Big Screen Brain: True Grit


True Grit is a movie by the Coen brothers that takes place in a wild west, mid-nineteenth century setting. But somehow, it is not A Period Piece or A Western or even A Coen Brothers Movie. It is one damn fine piece of filmmaking. Of all the movies that fall into the My Purpose As A Film Is To Win Awards category* that I have seen, this is unquestionably my favorite.

The success of True Grit as a film comes from the filmmakers’ ability to avoid overdoing anything. Joel and Ethan Coen have learnt the art of moderation. Comedy, emotion, action, and gore are all present in True Grit, but they are balanced and regulated (without seeming restricted). There is just enough, but no more.

I make that claim by way of comparison between True Grit and the Coens’ other films, recent and less recent. They are some of the best filmmakers working right now, but their style has previously been both consistent and easily recognizeable. Basically, they love to make funny but disgusting movies about really stupid people…but in an oddly smart way. In these films, every one gets their due, generally in a way that involves bloody violent death or obscenity or laugh out loud hilarity or all three. True Grit has those typically Coen elements, but they do not dominate. I can think of only two scenes in the film where it is so clear you are watching one of their movies that you momentarily forget what is actually going on. The courtroom introduction of Jeff Bridges’ character, and The Tongue Thing. therwise, other than the mere presence of Jeff Bridges, Josh Brolin, and the occasional bit of Really Weird Shit, True Grit is nothing more or less than an incredibly well-made movie.

I think making a film based on a story not of their own imagining provided a great opportunity for the Coen brothers and that the quality of their work is only going to go up from here. The story is, admittedly, one that lends itself well to their particular style. But what makes this stand out from their previous films is the story. It is clear, more or less linear, and simple enough on its own that it can both dictate a path to follow and also leave room for stylization in the telling. End result: the script for True Grit is masterful.

And, luckily, the cast has more than enough talent to bring that script to life. Jeff Bridges is his usual excellent self; the fact that he manages to fully inhabit the role of Rooster Cogburn in this film is no surprise, especially when you remember who the filmmakers are. Josh Brolin is good enough, but I feel like his presence and importance to the film was highly exaggerated by the credits and advertising because, when you get right down to it, he is only on screen for about five minutes (and he is not the one you should be paying attention to). As for Matt Damon, he seems poised to become a new recurring face in movies by the Coen brothers. He is absolutely hilarious and absolutely perfect in a role that is like nothing else he has ever done. Between this film and last year’s The Informant!, he has proved himself to be versatile enough to stretch not only beyond action movies, but beyond drama and all the way into clever comedy. Supporting Actor nominations for him? Yes please.**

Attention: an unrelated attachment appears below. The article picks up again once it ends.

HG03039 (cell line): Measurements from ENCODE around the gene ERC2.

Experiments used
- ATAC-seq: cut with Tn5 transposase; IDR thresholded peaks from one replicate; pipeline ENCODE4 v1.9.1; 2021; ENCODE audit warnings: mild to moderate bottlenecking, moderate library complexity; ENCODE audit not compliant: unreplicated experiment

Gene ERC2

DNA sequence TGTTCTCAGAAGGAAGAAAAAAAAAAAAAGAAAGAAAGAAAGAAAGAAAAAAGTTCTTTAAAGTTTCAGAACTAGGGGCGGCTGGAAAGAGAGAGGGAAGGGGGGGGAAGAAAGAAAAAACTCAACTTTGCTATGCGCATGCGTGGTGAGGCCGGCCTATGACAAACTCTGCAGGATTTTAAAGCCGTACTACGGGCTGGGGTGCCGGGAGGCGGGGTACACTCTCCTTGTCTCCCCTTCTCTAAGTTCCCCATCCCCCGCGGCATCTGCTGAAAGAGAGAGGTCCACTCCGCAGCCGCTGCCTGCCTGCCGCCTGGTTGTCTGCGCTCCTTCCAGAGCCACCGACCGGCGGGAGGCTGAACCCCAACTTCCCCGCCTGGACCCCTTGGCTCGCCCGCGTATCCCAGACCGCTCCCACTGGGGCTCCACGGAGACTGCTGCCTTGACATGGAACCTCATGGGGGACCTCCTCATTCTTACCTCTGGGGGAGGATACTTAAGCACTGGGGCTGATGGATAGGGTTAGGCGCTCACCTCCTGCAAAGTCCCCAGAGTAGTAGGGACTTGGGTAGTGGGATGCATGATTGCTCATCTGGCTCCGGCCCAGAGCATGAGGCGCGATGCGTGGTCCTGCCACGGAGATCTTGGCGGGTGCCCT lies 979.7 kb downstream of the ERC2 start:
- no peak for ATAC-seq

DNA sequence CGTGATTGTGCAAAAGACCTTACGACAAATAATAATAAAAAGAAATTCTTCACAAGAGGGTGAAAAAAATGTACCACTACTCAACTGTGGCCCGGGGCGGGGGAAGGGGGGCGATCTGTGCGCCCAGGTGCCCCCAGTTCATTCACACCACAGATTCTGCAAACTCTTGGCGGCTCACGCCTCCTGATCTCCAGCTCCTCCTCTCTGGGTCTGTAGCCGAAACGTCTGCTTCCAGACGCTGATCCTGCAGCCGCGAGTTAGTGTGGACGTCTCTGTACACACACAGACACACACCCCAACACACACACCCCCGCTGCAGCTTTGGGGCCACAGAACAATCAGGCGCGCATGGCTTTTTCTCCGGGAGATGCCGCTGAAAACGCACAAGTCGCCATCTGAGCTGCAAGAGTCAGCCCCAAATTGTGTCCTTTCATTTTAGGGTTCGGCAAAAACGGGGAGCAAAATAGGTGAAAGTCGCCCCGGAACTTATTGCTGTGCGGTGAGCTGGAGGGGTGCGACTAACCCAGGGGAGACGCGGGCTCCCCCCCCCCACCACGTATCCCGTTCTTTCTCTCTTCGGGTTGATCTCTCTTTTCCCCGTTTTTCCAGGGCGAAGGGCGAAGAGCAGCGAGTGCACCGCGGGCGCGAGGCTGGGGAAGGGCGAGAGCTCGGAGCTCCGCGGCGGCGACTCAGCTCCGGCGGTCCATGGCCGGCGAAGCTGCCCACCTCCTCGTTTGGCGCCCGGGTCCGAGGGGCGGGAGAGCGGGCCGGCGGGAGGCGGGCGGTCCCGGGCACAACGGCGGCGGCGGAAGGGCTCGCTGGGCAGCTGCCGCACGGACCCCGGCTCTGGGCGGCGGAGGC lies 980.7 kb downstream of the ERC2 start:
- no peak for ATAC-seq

The central role, a fourteen-year-old girl, was undoubtedly the greatest casting challenge for this film, and the Coens struck gold with Hailee Steinfeld. That she holds her own among the heavyweight talents who are her costars is an understatement. She is not only credible, but fascinating to watch. The character Mattie is definitely the heart of the movie, and Steinfeld had many more emotional hurdles to cross than the rest of the cast. She did so with grace and without going over the top. There is nothing overwrought or ingenuine in her performance. Imdb isn’t telling me anything about her future plans, but I definitely hope to see her do more.

The final element that knits True Grit together as a film is the sheer aestheticism of it. This is the same sense of aestheticism that has helped all films by the Coen brothers step beyond the sphere of mere oddball black comedy. Location shoots in Texas and New Mexico gave a sweeping sense of environment; the feel of an open and unexplored American West that is a far cry from the barren desert of typical Western fare. And of course all the shots and all the production elements are all fitted perfectly to both the style of the film and the time period in which the film is set, creating a seamless world in which to tell a story that is not quite realistic, but not quite fantastical either.

True Grit is definitely a My Purpose As A Film Is To Win Awards kind of a film. But it also definitely deserves recognition. It is beautifully made and there are no elements lacking. In a year studded with mediocre moviemaking, the excellence of True Grit is a relief as much as it is a revelation.

See. This. Movie. Now.

(Closing thought: Snakes. Why do there always have to be snakes.)

* I am not counting Inception in this category on grounds that, despite its excellence and the admitted likelihood it will win some awards, I believe its proper category is the My Purpose As A Film Is To Be Awesome one.

** Fun fact about the cast of this film: JK Simmons is the voice of Mattie’s lawyer. And yes, I did figure that out ALL ON MY OWN.

Other fun fact: In the credits, Ethan Coen’s son is credited as “Matt Damon’s Abs Double.” I also noticed that ALL ON MY OWN. And it was funny. (And then I found five dollars…)

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